"Regular physical exercise can actually slow down the disease and that's something we recommend to all of our patients," Dr. Phillips said

Credit: Marilyn Massey

Bob found a Rock Steady Boxing program in Clarksville to keep up his mobility. He even threw a few punches at Evander Holyfield during a meet and greet one day. Both he and Marilyn also joined support groups.

"Louisville’s support system for Parkinson’s is really amazing. They are a wonderful group of knowledgeable people," Massey said.

Then, a year into Bob's diagnosis, hallucinations began. He saw women, men, children, babies, and a dog. Bob called them his “shadow people.” He said he knew they weren’t real, so he wasn’t afraid. But overtime, they got worse.

"He said, 'I see wild animals and monsters and they're staring at me and they're ready to pounce,'" Massey said.

Credit: Marilyn Massey

"Bob was afraid of me one day and said that I wasn’t his wife, but that I was a trickster," Massey said. "He quizzed me about our wedding date and about our children, and about his middle name. Hours later, he accepted who I was. I had been told to prepare an escape for myself in case Bob unexpectedly turned on me. I started being very careful. Luckily, I never needed to test my plan."

The symptoms would come and go for a couple more years. One day, he couldn't stand on his own. Then, days later, he was dancing at his daughter's wedding.

"There wasn't a dry eye in the place when he danced with her," Massey said.

He went into Hosparus the next year.

Credit: Marilyn Massey

"He'd say there was a train that came through his room at night," Massey said. "He wasn't sure if he was supposed to get on it. He said he didn't know how to get a ticket. I'd read books about them 'passing' and I knew that could be a sign and I said, do you want to get on the train? He said, I don't know yet. I said, if you decide you want to get on the train, go ahead and get on. They'll take care of your ticket and I'll catch a later train and meet you."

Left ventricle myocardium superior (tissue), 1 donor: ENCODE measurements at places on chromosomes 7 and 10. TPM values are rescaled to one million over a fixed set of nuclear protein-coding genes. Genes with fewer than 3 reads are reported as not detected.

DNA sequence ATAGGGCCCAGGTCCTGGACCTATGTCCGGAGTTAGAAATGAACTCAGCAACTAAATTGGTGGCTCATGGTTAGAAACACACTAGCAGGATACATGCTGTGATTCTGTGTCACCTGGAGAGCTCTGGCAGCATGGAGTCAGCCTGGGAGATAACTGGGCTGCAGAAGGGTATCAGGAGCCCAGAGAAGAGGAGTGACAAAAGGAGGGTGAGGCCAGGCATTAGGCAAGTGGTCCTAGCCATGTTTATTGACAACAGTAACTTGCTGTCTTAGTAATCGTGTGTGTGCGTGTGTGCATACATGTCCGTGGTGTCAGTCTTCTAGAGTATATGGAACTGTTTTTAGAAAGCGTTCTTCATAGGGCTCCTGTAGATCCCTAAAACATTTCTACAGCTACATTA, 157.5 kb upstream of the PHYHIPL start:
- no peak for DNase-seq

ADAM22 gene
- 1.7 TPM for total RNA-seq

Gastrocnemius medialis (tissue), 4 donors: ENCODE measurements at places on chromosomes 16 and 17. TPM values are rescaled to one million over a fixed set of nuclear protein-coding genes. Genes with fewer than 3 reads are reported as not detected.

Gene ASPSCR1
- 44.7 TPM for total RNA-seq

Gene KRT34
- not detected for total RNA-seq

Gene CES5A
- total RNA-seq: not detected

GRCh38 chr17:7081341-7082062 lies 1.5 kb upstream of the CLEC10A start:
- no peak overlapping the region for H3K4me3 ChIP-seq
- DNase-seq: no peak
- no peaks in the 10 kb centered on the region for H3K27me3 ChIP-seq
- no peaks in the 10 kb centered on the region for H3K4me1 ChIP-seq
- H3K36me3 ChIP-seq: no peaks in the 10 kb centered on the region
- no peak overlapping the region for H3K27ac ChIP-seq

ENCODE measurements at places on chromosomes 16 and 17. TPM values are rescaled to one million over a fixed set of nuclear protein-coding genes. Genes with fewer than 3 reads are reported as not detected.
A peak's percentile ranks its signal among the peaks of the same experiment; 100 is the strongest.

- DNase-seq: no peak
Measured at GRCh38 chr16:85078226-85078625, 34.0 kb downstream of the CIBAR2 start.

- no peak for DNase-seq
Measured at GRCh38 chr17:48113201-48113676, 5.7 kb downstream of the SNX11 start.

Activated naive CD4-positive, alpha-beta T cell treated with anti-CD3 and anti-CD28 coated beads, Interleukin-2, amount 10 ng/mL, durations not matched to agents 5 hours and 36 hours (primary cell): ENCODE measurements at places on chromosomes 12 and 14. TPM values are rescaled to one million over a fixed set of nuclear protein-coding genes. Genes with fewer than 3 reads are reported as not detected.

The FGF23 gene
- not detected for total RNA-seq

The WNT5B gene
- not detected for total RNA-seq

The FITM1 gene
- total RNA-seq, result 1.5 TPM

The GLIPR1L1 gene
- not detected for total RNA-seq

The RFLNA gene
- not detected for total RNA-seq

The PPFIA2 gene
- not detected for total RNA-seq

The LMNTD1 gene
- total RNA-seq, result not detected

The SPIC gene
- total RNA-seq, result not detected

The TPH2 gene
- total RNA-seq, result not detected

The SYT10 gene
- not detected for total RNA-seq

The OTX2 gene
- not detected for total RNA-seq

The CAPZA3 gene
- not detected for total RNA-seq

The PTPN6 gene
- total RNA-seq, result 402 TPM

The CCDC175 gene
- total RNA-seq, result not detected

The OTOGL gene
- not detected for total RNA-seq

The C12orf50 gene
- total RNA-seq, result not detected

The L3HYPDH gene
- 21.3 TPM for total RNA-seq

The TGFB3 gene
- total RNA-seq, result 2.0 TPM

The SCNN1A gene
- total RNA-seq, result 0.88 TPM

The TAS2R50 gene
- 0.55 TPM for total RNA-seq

A couple of months later, Bob's pain was gone for good. He died peacefully, on August 19, 2019.

While his diagnosis may have not changed his outcome, his wife says it was better to know what their family was facing. If there was any advice she could give, it would be to make memories while you can.

"Do something fun every day and know that you have a large support group," Massey said.

If you or someone you know is suffering from Lewy Body Dementia, there is help.

The Lewy Body Dementia Resource Center can connect you with more than 8,000 resources and provides a live helpline: 516-218-2026.

Lewy Body Dementia Association (LBDA) is a nonprofit organization providing information and assistance to individuals with the disease, caregivers and medical professionals. Call LBDA at 800.539.9767.

The Alzheimer's Association can help you learn more about Alzheimer's and other dementias, and help you find local support services. Call our 24/7 Helpline at 800.272.3900.

The Social Security Administration (SSA) has a "compassionate allowance" program in which workers diagnosed with Lewy body dementia can qualify for Social Security disability benefits. Call the SSA at 800.772.1213.